SALEM, Ohio – Barns continue to empty at Buckeye Egg Farm, but prospective owners Orland Bethel and Don Hershey are one step closer to purchasing the poultry powerhouse.
A month ago, the Ohio Department of Agriculture gave a preliminary thumbs-up for the two men, whose business is known as Ohio Fresh Eggs, to take over operations in Licking County.
Last week, the team got the same type of clearance for the farm’s barns in northwestern Ohio.
The specifics. The draft permits to operate are for the Mount Victory Egg Farm and Goshen Pullet Farm, located in Hardin County, and the Marseilles Egg Farm, located in Wyandot County.
The two layer sites have a total of 30 barns with 5.3 million birds.
The Goshen Pullet Farm has 10 barns with 1.97 million pullets.
The draft permits to operate include plans for manure management, insect and rodent control, mortality management, and emergency response.
Layer farms. There are 14 barns at the Mount Victory Egg Farm and 16 barns at the Marseilles Egg Farm. All barns measure 660 feet long by 68 feet wide, according to a department of agriculture fact sheet.
All barns are high-rise, with stacked birdcages upstairs and manure stored downstairs.
Aeration fans installed in the manure pits, or “pit fans,” are used in two out of four rows in each barn.
Pullet farm. There are 10 barns at the Ohio Fresh Egg’s Goshen Pullet Farm. All barns measure 506 feet long by 68 feet wide.
The pullets come from the Croton Hatchery as day-old chicks and are kept at the Goshen Pullet Farm until they are 18 weeks old.
At 18 weeks, they are transferred to the Mount Victory or Marseilles egg farms.
Planning stage. According to filed permits, all of the solid manure generated at the facilities would be sold to local farmers and land applied by contract applicators.
The sites also generate approximately 16 million gallons a year of eggwash and stormwater, which would be primarily disposed through center pivot irrigation and dragline irrigation to other land, according to permits.
Ohio Fresh Eggs would be required to keep land application records for all wastewater and land-applied manure.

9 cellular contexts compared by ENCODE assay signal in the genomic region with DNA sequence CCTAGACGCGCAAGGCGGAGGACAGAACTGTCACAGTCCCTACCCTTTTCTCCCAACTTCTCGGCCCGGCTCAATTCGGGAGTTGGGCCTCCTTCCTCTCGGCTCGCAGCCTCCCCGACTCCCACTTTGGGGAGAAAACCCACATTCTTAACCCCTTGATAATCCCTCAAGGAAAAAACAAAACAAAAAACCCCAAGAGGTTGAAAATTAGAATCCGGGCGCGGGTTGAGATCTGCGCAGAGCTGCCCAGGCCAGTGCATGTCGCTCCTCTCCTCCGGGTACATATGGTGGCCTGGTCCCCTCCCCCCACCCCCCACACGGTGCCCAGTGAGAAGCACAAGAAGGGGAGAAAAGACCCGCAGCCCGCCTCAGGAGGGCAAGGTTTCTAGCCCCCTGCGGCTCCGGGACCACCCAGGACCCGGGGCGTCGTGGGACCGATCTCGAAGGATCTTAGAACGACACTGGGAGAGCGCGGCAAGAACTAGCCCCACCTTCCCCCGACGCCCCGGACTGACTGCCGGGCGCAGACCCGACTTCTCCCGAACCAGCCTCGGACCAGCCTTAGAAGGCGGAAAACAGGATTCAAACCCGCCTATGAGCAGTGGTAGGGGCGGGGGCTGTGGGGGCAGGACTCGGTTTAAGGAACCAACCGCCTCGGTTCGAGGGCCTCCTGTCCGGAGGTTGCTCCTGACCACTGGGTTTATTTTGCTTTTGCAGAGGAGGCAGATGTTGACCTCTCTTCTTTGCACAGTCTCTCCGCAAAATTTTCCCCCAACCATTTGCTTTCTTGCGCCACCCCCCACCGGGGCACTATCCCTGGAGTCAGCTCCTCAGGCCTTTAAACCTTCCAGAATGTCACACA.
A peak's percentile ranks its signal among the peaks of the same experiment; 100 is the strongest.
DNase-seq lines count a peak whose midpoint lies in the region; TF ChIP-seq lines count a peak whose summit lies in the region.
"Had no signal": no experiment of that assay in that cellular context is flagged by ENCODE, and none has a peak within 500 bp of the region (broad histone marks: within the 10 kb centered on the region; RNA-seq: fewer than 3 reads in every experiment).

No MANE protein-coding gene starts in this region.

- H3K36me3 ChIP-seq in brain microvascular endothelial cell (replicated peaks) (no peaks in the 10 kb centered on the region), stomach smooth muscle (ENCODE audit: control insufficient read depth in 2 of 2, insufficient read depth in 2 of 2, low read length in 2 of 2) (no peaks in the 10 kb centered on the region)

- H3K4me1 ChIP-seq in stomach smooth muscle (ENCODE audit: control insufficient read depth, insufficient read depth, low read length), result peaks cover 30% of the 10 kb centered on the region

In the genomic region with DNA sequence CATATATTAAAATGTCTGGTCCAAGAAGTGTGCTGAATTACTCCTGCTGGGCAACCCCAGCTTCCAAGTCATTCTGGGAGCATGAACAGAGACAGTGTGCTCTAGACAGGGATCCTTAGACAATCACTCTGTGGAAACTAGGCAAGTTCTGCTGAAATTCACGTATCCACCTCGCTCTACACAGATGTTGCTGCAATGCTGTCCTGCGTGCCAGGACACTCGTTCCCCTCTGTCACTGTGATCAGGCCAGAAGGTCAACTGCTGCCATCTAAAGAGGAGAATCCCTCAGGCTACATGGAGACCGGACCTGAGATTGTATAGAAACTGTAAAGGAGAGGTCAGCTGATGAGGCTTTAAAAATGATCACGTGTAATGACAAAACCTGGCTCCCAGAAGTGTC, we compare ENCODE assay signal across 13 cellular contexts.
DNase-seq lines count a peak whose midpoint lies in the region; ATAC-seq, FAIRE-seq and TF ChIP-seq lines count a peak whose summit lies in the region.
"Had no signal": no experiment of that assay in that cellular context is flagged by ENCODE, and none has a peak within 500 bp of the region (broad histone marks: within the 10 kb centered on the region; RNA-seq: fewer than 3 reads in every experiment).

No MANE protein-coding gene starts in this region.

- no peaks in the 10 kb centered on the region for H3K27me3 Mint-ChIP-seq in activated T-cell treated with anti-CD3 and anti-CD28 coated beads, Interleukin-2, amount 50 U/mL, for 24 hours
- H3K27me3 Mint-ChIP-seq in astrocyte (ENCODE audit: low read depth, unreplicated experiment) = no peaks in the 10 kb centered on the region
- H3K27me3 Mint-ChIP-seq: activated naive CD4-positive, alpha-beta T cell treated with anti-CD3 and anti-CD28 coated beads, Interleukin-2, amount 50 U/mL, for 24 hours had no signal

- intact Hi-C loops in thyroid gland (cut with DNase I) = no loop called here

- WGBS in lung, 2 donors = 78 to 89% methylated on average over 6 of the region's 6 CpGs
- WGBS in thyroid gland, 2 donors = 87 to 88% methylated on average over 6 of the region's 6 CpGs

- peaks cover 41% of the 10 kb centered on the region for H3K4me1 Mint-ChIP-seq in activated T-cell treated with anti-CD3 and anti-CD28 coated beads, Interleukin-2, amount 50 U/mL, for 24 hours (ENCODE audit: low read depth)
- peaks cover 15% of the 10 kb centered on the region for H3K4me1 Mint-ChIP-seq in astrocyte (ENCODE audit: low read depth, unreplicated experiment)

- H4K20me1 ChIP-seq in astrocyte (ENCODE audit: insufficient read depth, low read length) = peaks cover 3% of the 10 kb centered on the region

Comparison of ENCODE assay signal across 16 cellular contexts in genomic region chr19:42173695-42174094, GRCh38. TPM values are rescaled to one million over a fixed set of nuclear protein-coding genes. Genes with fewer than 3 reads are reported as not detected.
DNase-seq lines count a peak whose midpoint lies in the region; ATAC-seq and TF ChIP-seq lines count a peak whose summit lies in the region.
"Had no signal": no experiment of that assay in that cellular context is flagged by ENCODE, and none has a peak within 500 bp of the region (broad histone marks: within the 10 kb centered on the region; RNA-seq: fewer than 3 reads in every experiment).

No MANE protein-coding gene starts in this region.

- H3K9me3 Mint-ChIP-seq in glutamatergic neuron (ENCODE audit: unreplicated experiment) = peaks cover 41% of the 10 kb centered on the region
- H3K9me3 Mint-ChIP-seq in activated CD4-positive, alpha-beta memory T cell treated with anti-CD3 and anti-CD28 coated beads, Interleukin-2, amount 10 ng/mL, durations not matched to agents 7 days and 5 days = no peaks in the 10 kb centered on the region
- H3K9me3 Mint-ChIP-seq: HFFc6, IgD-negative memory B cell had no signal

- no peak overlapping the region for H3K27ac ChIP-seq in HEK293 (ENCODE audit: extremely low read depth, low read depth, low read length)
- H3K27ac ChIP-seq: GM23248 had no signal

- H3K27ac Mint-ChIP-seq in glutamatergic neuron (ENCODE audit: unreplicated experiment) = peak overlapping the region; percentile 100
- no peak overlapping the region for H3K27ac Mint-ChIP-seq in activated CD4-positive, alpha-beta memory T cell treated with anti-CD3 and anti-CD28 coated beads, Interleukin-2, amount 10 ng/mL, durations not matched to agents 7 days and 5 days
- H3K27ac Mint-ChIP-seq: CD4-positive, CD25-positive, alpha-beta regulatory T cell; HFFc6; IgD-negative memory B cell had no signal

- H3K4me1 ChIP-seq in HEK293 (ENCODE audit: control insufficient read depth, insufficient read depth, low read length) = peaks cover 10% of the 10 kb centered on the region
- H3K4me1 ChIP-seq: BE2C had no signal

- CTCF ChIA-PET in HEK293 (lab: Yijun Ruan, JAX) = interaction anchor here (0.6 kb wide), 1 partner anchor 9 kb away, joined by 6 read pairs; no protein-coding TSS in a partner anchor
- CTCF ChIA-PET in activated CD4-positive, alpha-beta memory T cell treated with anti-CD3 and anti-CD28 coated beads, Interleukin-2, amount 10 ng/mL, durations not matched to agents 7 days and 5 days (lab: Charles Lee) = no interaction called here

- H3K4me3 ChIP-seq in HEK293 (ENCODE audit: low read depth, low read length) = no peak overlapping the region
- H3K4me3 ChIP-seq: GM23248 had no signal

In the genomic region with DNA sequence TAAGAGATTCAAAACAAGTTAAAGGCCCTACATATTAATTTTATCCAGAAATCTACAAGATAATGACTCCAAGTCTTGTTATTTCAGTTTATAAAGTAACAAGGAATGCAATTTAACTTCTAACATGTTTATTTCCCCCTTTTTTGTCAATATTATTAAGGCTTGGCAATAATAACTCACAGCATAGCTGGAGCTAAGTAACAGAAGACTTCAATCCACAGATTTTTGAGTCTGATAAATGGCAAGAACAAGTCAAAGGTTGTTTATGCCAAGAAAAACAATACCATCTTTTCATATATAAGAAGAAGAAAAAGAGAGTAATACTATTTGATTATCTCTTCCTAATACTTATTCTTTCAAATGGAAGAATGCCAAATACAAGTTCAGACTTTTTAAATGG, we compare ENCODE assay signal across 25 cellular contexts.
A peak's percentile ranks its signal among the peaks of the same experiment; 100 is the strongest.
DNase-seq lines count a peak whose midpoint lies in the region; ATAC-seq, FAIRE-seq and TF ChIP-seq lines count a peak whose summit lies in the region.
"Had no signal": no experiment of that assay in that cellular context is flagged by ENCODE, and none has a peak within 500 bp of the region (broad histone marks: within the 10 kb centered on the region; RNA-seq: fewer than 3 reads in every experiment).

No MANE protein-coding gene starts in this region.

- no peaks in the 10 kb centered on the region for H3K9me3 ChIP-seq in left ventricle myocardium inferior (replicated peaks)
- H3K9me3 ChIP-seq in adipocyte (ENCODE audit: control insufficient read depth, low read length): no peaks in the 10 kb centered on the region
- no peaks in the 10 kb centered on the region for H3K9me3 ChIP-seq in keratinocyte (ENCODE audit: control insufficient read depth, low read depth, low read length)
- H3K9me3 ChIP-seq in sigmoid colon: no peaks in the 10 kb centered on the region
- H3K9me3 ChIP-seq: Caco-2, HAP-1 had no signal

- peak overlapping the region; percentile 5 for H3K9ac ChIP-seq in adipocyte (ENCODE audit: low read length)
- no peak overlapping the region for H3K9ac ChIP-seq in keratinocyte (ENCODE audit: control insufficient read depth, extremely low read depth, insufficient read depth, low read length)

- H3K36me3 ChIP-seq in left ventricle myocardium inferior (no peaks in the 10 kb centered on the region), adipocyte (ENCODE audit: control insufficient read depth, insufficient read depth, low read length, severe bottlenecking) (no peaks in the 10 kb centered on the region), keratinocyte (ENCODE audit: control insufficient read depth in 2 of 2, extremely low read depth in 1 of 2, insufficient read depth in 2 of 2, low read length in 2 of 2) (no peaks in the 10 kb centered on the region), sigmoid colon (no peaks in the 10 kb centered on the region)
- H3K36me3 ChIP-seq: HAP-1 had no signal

In addition, anyone spreading more than 4,500 dry tons of manure per year through farm contracts must become a certified livestock manager through the department of agriculture.
Insect control. As part of the farm’s insect and rodent control plan, Ohio Fresh Eggs plans to install more pit fans in barns at all three northern farms by Dec. 1, 2004, according to permits.
The pit fans circulate air around manure and help the drying process.
Flies and fly larvae will be monitored daily.
Not permanent. Deborah Abbott, spokesperson for the department of agriculture’s Livestock Environmental Permitting Program, said the draft permits are just drafts.
“This does not mean they are allowed to operate, this doesn’t give them authority. The draft permits are merely out for public comment,” Abbott said.
And public comment is important.
“Folks can influence the permit before it’s final,” Abbott said, noting one instance where public comments helped one town have provisions written into a farm’s permits to protect the town from odor during manure transport.
“The final can be different from the draft,” she stressed.
Abbott said the final permit decision should be made by late January or early February for the northern facilities.
The department’s decision on the Croton facilities should come by the end of this month, she said.
Barns shut down. Barns began closing at the Marseilles facility Nov. 20 in compliance with an order from state agriculture director Fred Dailey.
According to a statement issued by Buckeye Egg that day, hens were removed from two barns and sent to a rendering facility or to other Buckeye Egg production facilities at Mount Victory.
The Marseilles facility already has four barns completely emptied. Each housed 176,000 chickens, according to manager of operations Bill Leininger.
By press time, Buckeye Egg will have emptied a total of six barns.
“As we have been for the last year, we’re doing everything we’re supposed to do,” Leininger said.
Not new. Bethel and Hershey aren’t strangers to the egg industry, or even Buckeye Egg itself.
Ohio Fresh Eggs is owned and operated by Ohio Ag Investors LLC, which is owned by Don Hershey, and by Hillandale Farms LLC, which is owned by Orland Bethel.
Hershey is currently a manager at Buckeye Egg, but his connections don’t stop there.
Buckeye Egg started as Croton Egg Farm when German businessman Anton Pohlmann purchased 2,200 acres of farmland near Croton in early 1980.
Pohlmann leased the facilities to Don Hershey and business partner Richard McGrath. Together, the two men formed Croton Egg Farms in 1981.
McGrath and two other investors, under the name AgriGeneral Company, bought out Hershey in 1992.
In October 1993, Pohlmann bought out AgriGeneral Company and formed Buckeye Egg Farm.
(Reporter Andrea Myers welcomes reader feedback by phone at 1-800-837-3419, ext. 22, or by e-mail at email@example.com.)
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